Earlier this month, New York Governor Andrew Cuomo unveiled the Covid-19 mountain, a three-dimensional foam mound representing the pandemic’s toll on his state. He had used the “mountain” metaphor before and had apparently decided to make it tangible. Referring to the chart of daily new infections statewide, he said that New Yorkers had climbed the “mountain.” Now, with that number declining to seemingly manageable levels, he turned the chart into a monument to the state’s collective achievement.
In a functional democracy with any standard of democratic accountability—a country where elected officials expect to be held responsible for outcomes they could have controlled or influenced—a governor would only have unveiled such a bloody monument if he needed an explanation for his immediate resignation. Cuomo, instead, had the mountain recast as a commemorative poster, which he revealed at a press conference on Monday afternoon.
The “mountain” is a triumphalist materialization of an overwhelming pile of bodies. It is a manifestation of a horrific and avoidable failure. New Yorkers did not set out to climb the mountain; they were led to its peak by their government.
That very much includes our federal government, which clearly signaled by early March that it was neither willing nor able to do what was necessary to contain the pandemic nationwide. Months into the crisis, we still face inexplicable and inexcusable testing delays, evidence that the federal government never addressed its earliest and most catastrophic failure. Here in New York, where Cuomo would have us believe that we have made it to the other side of the mountain, where tests are ostensibly available to anyone who wants one, I would face, according to one of the city’s main swab test sources, a seven-day wait for results, severely limiting the test’s effectiveness as a way of tracking the spread of the virus.
The United States has the highest Covid-19 death toll in the world, and it is rapidly adding a staggering number of new cases every day. These are conditions that would lead to widespread resignations of public health officials in a functionally democratic country. Federal Emergency Management Agency Director Michael Brown resigned less than a month after Hurricane Katrina made landfall in Louisiana. So far, most of the people who’ve been forced out of public health jobs since the pandemic began have been those advocating for more forceful and effective government action.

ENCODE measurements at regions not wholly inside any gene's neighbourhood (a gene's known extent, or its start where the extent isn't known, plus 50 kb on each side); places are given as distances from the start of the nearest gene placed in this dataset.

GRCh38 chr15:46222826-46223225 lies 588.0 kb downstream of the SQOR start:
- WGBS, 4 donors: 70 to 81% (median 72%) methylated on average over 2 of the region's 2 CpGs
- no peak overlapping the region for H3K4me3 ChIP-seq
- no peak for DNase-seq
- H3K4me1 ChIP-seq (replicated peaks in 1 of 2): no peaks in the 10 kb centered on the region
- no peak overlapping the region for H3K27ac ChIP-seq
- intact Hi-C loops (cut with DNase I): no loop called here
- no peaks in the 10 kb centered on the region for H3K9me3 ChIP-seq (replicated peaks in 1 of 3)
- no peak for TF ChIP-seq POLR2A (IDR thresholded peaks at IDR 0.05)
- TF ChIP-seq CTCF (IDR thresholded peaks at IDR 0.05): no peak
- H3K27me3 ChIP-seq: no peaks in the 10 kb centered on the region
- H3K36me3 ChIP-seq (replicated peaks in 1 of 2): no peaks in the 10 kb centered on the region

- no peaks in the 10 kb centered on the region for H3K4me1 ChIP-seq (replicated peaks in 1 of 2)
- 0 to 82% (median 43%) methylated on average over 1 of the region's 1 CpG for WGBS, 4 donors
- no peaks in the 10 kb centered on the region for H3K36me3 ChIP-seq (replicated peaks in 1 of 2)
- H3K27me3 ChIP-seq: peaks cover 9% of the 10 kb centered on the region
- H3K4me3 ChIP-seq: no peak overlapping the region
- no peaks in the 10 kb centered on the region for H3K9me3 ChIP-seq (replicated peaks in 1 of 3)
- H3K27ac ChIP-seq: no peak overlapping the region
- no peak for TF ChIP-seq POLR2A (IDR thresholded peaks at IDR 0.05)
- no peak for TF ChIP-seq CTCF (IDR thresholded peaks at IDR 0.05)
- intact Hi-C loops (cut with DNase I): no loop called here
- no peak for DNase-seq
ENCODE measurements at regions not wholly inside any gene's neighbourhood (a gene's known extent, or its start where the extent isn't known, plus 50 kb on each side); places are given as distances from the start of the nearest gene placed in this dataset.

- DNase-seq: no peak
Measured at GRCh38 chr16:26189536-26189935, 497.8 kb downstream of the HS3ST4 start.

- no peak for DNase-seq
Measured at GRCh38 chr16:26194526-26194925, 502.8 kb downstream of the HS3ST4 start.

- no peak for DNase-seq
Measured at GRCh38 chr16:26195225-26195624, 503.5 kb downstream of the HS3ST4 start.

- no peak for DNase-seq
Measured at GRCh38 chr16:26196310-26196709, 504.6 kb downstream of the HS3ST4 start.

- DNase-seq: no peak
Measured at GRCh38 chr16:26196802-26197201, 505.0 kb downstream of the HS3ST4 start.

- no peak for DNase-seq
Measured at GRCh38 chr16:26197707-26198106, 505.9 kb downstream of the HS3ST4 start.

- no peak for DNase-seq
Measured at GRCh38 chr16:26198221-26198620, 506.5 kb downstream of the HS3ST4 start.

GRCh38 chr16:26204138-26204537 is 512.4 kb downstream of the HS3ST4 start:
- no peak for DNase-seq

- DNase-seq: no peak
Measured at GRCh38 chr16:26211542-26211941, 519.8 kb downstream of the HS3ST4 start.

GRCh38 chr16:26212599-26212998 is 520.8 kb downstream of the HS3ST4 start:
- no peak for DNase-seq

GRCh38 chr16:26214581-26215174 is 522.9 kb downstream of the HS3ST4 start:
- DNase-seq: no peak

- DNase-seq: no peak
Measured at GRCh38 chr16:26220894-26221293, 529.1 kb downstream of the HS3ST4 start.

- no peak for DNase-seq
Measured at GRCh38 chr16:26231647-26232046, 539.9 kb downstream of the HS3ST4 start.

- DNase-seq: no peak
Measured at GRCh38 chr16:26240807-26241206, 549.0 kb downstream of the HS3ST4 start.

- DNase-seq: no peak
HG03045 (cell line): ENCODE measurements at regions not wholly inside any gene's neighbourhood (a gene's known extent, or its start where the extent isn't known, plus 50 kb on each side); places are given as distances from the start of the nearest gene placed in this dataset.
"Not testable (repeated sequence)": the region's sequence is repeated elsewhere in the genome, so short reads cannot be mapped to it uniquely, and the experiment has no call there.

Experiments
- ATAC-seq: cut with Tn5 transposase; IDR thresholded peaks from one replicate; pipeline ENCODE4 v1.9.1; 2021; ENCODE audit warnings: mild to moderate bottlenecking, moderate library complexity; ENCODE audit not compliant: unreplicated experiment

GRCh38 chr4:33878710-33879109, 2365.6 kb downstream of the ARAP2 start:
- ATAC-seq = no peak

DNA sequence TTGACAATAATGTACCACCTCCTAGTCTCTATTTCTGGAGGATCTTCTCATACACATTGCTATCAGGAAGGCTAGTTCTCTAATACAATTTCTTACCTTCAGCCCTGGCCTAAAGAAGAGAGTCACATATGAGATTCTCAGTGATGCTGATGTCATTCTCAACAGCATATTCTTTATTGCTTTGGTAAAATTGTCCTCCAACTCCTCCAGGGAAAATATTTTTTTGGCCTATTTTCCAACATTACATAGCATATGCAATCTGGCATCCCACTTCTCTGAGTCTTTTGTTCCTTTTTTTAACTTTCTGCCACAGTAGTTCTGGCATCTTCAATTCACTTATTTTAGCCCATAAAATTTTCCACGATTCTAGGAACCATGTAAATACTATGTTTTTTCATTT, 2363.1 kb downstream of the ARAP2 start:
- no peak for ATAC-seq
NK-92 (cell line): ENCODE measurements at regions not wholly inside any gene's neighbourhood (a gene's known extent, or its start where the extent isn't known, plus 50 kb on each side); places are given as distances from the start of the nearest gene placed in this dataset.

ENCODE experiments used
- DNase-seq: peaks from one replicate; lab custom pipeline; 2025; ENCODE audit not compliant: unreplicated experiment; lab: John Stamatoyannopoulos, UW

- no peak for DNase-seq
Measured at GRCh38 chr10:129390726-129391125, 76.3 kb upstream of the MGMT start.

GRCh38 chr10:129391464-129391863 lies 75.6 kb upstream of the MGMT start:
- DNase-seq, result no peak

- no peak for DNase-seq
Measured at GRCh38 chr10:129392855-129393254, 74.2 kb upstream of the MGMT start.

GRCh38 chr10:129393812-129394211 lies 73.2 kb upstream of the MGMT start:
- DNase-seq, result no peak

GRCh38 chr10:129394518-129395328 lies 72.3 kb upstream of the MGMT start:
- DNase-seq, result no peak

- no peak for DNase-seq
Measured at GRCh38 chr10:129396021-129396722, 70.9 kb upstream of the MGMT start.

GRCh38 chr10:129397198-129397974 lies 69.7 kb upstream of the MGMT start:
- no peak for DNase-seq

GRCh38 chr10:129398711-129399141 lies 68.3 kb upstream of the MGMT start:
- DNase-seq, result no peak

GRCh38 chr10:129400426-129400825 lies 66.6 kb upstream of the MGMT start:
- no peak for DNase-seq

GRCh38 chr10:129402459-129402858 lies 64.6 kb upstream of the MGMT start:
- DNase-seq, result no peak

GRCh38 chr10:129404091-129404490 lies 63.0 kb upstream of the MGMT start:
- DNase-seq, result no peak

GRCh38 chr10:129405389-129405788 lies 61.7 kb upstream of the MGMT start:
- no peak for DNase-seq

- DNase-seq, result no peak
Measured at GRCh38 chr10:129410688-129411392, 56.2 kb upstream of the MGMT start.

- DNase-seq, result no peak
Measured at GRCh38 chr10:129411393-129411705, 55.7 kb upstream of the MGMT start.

While our federal government’s catastrophic and ongoing failure to prepare for or mitigate the pandemic rightfully earns most of the blame for the explosion of cases, an exclusive focus on the federal response obscures the total extent of our national failure. Our federalist system may deny governors all the resources the federal government can marshal, but it still gives them plenty of power. Most American states have resources small nations can only dream of, and most governors have as much power as the heads of any number of foreign governments. If it was clear by March that the federal government would simply not be containing Covid-19 (and I certainly think it was clear), it was the responsibility of governors like Cuomo to try to contain it themselves.
Instead, for the first few weeks of the crisis, from February, when the state’s first confirmed case was reported, through March 15, when New York City Mayor Bill de Blasio announced that schools would close, Cuomo did almost nothing useful. Hospital capacity would be increased later; the state would ramp up its own testing later; contact tracing got started—started!—many months later, and only at the discretion of local governments.
In the meantime, for no clear reason, the state Department of Health essentially stopped communicating with the New York City Department of Health. The mayor would dither on closing schools until the governor made it absolutely clear that it was something only he had the power to do. Cuomo would similarly resist issuing a shelter-in-place order because he didn’t like the term. As the virus exploded in jails and prisons, he dragged his feet on clemency for the most vulnerable incarcerated people. In late March, by which point scientists had a decent working knowledge of how and where the virus spreads, a state directive sent tens of thousands of infected people back into nursing homes.
None of that is on the poster Cuomo released Monday, though the poster does include a rendering of the state-branded hand sanitizer he unveiled to great fanfare in early March. (The state, Cuomo announced, would produce “up to 100,000 gallons per week.” In fact, prison workers were simply bottling sanitizer produced elsewhere. The facility would, inevitably, have its own Covid-19 outbreak by mid-April. It would be another month before the Department of Corrections could tell reporters that everyone incarcerated in state facilities would be given masks. This is what New York was spending resources on while other nations were successfully carrying out the sorts of interventions that actually limited coronavirus spread. Including the state hand sanitizer on the poster is a bit like bragging about your state’s early cultivation of the herbs and flowers that ward off plague-spreading miasmas, as other nations were producing and distributing antibiotics.)
If America’s coronavirus crisis ended today, we could safely declare that New York had among the worst responses on the planet, with nearly 400,000 confirmed cases and more deaths than all but four other countries. It is hard to figure out why a governor and mayor who presided over that catastrophe have not been embarrassed into resigning.